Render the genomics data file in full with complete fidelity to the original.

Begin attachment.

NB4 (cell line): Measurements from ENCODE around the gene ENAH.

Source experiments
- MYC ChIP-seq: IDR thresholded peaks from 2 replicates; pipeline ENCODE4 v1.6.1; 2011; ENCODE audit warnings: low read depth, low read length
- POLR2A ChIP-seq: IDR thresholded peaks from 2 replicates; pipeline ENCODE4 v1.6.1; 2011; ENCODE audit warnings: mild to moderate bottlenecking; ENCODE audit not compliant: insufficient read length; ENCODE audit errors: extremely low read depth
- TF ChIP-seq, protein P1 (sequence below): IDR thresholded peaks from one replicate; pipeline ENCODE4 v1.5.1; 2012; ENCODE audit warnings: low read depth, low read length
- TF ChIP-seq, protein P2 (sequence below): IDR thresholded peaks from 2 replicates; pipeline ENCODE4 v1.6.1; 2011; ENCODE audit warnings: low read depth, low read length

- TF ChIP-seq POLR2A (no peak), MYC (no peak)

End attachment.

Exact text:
NB4 (cell line): Measurements from ENCODE around the gene ENAH.

Source experiments
- MYC ChIP-seq: IDR thresholded peaks from 2 replicates; pipeline ENCODE4 v1.6.1; 2011; ENCODE audit warnings: low read depth, low read length
- POLR2A ChIP-seq: IDR thresholded peaks from 2 replicates; pipeline ENCODE4 v1.6.1; 2011; ENCODE audit warnings: mild to moderate bottlenecking; ENCODE audit not compliant: insufficient read length; ENCODE audit errors: extremely low read depth
- TF ChIP-seq, protein P1 (sequence below): IDR thresholded peaks from one replicate; pipeline ENCODE4 v1.5.1; 2012; ENCODE audit warnings: low read depth, low read length
- TF ChIP-seq, protein P2 (sequence below): IDR thresholded peaks from 2 replicates; pipeline ENCODE4 v1.6.1; 2011; ENCODE audit warnings: low read depth, low read length

- TF ChIP-seq POLR2A (no peak), MYC (no peak)